|As I reported last week, the Loudon County School
Board passed a balanced budget on it's first try and a few board members
weren't very happy with it. Newly appointed director, Jason Vance,
presented his version of the budget which still had a deficit of about
$200,000.00. Vance had already cut nearly $630,000.00 from last years
budget. Unfortunately, most of those savings were eaten up by raises.
Newly elected governor Haslem had asked for and passed a state budget that mandated a 1.6% raise for all teachers. Haslem's mandate cost the school board more than a half million dollars in pay raises.
There were some notable cuts recommended by Mr. Vance that were adopted by the board. The adopted budget cut $96,000.00 of local funding for the voluntary Pre-K program. That reduces the local funding for the voluntary Pre-K program to around $35,000.00. That's a great start. Maybe next year we can get it down to zero local funding or maybe eliminate Pre-K all together.
Through one position elimination and a change where funding would be come from, Mr. Vance reduced local funding for the Family Resource Center to within state funding.
The most controversial cut of the night was not from a director recommendation but was an amendment to the budget passed by a majority of the board. A program consisting of seven individuals know as Intervention Specialist was eliminated at a cost savings of more than $150,000.00. The program had been under scrutiny for several years by some board members. Administrators had had trouble in the past giving a clear explanation of the program. Most of the employees were retired educators working under a 100 day contract.
Pryor to last year, there had been nine employees in the program with a total cost to the county of nearly a quarter million dollars. Previously they were known as family liaisons. However, last year, the board cut the program to 7 employees with a combined payroll of $154,000.00. This year the board eliminated the entire program.
In protest of the elimination of the Family Liaisons/Intervention Specialists, board members Bill Marcus, Ric Best, Gary Ubben and Leroy Tate voted against the budget however the other six board members voted for and passed the balanced budget.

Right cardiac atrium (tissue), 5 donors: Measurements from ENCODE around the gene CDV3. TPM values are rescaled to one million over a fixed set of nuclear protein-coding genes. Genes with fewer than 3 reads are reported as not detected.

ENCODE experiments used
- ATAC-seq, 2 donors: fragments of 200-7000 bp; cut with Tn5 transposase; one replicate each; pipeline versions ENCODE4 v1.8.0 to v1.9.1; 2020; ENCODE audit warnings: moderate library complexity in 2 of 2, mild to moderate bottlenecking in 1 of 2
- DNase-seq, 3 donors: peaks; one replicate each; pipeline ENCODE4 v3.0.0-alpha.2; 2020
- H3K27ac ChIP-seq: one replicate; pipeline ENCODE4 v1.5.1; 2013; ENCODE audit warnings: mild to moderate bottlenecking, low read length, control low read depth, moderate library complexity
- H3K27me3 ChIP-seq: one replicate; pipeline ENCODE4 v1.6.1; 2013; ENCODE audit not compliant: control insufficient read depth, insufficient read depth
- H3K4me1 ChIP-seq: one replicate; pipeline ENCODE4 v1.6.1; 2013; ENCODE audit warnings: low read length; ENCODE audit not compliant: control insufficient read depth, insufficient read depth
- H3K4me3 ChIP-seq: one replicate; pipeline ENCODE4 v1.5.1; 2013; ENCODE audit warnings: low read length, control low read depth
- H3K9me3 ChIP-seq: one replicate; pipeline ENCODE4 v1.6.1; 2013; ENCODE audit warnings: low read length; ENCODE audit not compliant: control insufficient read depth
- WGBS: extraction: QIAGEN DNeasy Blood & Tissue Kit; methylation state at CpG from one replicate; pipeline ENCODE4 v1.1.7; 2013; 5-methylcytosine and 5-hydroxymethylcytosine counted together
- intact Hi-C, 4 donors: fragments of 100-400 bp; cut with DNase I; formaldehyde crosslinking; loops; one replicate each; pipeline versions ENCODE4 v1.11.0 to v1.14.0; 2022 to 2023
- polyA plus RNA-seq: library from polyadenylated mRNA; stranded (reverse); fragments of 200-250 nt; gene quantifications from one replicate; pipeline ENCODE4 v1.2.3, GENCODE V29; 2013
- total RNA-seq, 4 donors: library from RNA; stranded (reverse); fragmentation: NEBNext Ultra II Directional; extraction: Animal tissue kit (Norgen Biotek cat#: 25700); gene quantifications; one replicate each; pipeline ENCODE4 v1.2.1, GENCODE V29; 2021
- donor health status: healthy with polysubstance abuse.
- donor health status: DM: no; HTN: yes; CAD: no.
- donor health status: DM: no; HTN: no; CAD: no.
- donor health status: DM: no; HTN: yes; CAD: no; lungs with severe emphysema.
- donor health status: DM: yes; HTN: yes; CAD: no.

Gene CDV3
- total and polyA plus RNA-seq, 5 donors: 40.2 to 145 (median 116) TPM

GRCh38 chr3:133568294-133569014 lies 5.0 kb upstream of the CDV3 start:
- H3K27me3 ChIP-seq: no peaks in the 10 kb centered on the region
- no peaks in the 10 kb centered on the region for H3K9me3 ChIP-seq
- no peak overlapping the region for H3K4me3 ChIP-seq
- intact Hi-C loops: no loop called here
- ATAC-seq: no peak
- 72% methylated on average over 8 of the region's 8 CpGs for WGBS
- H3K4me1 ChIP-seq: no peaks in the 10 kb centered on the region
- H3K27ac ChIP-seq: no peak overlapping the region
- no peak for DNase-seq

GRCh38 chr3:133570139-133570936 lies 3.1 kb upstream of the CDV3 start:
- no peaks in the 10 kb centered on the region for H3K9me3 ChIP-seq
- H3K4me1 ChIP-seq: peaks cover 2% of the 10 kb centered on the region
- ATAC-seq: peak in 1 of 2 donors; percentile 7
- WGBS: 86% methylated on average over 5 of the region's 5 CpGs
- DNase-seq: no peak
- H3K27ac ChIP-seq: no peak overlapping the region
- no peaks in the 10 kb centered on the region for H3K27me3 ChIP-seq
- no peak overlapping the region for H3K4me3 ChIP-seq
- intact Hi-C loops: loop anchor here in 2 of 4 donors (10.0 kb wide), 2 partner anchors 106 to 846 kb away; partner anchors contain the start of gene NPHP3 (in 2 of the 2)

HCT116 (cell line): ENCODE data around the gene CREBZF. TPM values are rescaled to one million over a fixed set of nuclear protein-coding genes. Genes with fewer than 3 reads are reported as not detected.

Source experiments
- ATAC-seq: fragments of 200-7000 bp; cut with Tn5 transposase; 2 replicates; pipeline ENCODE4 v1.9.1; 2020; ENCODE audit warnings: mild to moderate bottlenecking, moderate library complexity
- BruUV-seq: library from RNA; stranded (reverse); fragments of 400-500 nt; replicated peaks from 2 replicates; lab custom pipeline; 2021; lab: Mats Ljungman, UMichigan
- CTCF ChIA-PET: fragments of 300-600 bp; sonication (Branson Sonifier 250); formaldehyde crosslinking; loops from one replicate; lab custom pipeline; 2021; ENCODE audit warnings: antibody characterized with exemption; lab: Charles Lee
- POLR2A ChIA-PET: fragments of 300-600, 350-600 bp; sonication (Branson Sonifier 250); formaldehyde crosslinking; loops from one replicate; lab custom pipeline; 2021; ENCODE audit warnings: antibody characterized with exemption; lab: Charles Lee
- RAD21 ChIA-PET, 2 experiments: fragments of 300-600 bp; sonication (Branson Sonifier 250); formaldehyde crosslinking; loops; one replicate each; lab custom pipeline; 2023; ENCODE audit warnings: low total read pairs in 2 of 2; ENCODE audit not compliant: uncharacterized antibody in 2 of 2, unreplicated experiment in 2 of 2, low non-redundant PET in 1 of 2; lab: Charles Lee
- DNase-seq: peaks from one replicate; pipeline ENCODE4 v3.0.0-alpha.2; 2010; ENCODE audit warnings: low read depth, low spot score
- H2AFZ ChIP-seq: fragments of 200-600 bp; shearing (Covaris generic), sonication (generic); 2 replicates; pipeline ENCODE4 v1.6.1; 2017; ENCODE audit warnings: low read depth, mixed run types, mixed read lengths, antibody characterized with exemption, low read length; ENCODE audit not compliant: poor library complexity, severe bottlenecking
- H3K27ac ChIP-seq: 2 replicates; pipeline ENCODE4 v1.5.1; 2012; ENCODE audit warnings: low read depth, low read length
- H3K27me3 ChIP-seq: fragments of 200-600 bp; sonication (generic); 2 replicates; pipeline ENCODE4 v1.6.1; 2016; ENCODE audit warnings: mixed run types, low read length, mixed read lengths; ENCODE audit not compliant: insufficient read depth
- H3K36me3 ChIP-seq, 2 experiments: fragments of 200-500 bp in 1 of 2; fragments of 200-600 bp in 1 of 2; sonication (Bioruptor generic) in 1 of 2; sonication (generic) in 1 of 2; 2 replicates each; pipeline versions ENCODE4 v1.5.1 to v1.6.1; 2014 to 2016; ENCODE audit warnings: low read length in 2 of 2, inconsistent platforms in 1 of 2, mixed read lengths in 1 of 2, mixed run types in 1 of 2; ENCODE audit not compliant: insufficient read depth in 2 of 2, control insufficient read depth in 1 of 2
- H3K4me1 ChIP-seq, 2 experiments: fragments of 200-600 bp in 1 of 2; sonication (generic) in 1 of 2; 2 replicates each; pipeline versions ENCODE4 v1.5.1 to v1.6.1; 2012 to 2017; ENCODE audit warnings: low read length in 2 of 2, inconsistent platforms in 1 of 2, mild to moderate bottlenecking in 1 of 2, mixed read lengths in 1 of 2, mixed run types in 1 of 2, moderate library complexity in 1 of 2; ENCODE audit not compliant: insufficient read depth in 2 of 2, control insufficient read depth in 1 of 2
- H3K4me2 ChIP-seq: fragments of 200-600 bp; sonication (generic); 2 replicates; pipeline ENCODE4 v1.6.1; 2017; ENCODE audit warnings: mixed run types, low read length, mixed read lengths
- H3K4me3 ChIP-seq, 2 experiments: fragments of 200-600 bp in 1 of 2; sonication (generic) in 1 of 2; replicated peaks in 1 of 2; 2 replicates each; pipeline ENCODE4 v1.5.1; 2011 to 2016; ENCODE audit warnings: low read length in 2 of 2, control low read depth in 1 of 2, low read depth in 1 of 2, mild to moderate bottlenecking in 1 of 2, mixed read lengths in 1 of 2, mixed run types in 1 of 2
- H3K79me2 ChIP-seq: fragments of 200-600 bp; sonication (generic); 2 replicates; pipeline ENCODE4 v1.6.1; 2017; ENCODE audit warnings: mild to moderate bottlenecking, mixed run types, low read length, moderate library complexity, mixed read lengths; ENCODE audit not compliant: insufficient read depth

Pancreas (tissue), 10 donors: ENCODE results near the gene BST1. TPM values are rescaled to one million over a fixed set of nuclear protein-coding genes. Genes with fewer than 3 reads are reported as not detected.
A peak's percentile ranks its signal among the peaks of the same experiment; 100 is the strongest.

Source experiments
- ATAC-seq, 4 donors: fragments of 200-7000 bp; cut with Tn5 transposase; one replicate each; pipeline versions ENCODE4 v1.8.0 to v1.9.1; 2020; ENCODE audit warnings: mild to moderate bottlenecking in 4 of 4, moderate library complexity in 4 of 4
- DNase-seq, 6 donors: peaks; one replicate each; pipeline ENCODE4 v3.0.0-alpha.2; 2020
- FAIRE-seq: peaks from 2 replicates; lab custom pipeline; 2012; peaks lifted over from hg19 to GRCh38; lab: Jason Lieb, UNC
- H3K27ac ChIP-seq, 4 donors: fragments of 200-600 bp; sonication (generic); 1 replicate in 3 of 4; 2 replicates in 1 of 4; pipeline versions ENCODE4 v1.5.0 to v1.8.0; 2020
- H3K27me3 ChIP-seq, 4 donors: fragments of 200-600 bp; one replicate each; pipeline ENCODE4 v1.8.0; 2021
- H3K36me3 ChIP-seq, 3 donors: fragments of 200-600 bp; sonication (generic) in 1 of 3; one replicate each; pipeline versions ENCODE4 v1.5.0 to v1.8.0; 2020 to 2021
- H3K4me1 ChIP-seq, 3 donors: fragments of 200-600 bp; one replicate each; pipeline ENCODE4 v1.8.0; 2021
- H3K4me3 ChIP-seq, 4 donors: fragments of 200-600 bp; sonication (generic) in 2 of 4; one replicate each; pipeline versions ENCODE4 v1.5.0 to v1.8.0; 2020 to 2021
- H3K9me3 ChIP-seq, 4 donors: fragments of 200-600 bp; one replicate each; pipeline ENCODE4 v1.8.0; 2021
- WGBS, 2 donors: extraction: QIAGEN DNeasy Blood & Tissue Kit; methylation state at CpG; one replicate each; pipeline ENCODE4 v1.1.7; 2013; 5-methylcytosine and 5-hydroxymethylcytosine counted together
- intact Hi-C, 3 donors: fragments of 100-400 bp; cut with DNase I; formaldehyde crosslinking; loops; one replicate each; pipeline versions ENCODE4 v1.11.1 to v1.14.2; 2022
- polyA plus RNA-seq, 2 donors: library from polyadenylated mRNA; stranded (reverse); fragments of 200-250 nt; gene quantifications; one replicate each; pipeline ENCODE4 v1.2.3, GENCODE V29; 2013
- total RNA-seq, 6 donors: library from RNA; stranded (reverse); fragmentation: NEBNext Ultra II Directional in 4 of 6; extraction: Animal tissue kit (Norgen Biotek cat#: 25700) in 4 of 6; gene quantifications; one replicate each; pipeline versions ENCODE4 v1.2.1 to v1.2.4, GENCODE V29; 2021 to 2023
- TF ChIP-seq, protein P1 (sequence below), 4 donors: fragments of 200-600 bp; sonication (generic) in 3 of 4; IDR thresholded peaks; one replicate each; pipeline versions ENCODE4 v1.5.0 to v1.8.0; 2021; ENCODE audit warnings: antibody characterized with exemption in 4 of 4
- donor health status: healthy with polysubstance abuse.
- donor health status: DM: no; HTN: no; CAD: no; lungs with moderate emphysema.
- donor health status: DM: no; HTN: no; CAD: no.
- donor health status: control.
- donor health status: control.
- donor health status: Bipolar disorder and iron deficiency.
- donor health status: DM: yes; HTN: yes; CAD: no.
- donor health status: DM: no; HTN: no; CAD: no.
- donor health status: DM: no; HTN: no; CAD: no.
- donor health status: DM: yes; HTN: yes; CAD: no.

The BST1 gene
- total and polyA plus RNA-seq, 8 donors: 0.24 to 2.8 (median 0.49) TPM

Board of Education eliminates intervention specialists
The Loudon County Board of Education passed a balanced budget Thursday night at the County Offices.
However, in order to do so, they eliminated the intervention specialist position, meaning several people lost their jobs.
Kim McGimsey, instructional support supervisor, pointed out a problem with this: These seven people had already received letters stating they would be employed with the school system next year.
"Those teachers, if they're tenured, have to be placed somewhere else," board member Ric Best said.
But Best's main concern was for the children. "We eliminated a program that addressed the needs of the at-risk students," he said. "That (the intervention program) was one of the primary positive things that the board has done to address the needs of our at-risk students.
"Their test scores are part of our overall test scores, it was an effort to raise our test scores," he said.
Best was one of the four who did not vote in favor of eliminating the intervention specialists. The other three were Bill Marcus, Leroy Tate and Gary Ubben. Those are the same four who voted against the budget after the amendment was made.
"We essentially balanced the budget at the expense of our academically at-risk students," Best said.
"Where is all this opposition to intervention specialist," Marcus asked. It was decided last year that Highland Park Elementary and Steekee Elementary would share an intervention specialist, so each school was visited 50 days, while every other school in the district had 100 days with a specialist.
McGimsey explained to the board what the intervention specialists do. They test every student in grades first through eighth three times a year in reading, writing, speech and behavior. She emphasized that these tests will now fall back on someone else.
The intervention specialist would meet as a team with the teachers and parents and discuss those students who were falling behind and formulate a plan to help those students succeed, McGimsey said. Follow-up meetings would be held with the parents and report cards were sent out every three weeks.
"What I fear is going to happen is that we're not going to be able to serve the students," McGimsey said. "We'll have to meet together, as a team, to determine how to handle this."
"We're micromanaging when we need to stay out of it," Tate told the board.
"This is the best budget we've given by far in my tenure," board member Craig Simon said before the vote came down regarding the intervention specialists.
Earlier in the meeting Director of Schools Jason Vance said it was possible to make a balanced budget, which included raises for the certified and non-certified teachers, using the education jobs money.
The budget, as presented by Vance was around $207,000 in the red he said.
In order to get the budget to where it was before the vote, Vance cut all nine ARRA para pros and cut seven prekindergarten para pros to half-time. About $630,000 in cuts took place, including instructional supply cuts and textbook cuts.